As the IMF chief recently mentioned, there has been over $12 trillion of prospective investments … yet there is no actual investment in many of the countries. So while you have investments, at the same time, there are no conducive environments for such investments. So number one – trade, number two – in terms of investments this has been a very bleak situation, which the BRICS countries want to avoid, as well as create conditions for growth for everyone.

    Sputnik: To what degree does the US unilateralism give boost to the BRICS cooperation; whenever there is a challenge or a difficult situation regarding anything in life, but in this specific situation, trade, that gives an opportunity to other countries – so what boost could this give to BRICS cooperation do you think?

    Srikanth Kondapalli: Well I think the idea of multipolarity to counter unipolarity came from former Russian Premiere Primakov who came to New Delhi in 1996 and proposed multipolarity. Since then we have experimented with Russia, China and India – trilateral – and now the BRICS countries in the last 10 summit meetings have been emphasizing how to oppose unipolarity, and they have raised several security issues; for example on Syria, the formula which used to be applied to Afghanistan, that is, “Afghan owned, Afghan led,” has now been termed for the “Syrian led, Syrian owned” dispute resolution. So to that extent I think there has been concern expressed against unilateralism.

    We have seen this in Iraq, in Afghanistan and in other places. So the BRICS countries have been interesting on following the United Nations charter, which is reflected again in the Johannesburg declaration.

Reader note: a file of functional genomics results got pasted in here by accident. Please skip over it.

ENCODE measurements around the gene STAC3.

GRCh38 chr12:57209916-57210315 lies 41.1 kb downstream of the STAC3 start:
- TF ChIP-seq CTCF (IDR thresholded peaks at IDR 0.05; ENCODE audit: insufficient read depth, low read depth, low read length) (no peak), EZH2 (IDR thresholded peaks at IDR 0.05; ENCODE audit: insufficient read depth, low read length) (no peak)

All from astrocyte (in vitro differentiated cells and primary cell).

Number two – it is also reflected in the issues that have been raised by these five countries, for example, on the IMF restructuring and reform, the United Nations Security Council reform and reorganization – they have recreated their old position, Russia and China have recreated their old position, Brazil, India and South Africa have tried to have a bigger role in the international system.

    This is nothing new because similar statements were made during the Yekaterinburg meeting in 2009. So we could probably see some power momentum in the future on that issue of trading multipolarity.

    There is also mention of counterterrorism, also ICTs – information and communication technologies – which should not be [associated] with terrorist groups, so there has been some concern. Also the opposing unipolarity is reflected in not militarizing the outer space; so there are various versions of multipolarity reflected in regional security issues on Iran, Palestine, and Syria.

    Secondly, it is reflected in economic issues like the reorganization and reform of the international monetary fund in terms of the voting rights in the bank process and thirdly in terms of outer space non-weaponization.

    The views and opinions expressed by Srikanth Kondapalli are those of the speaker and do not necessarily reflect those of Sputnik.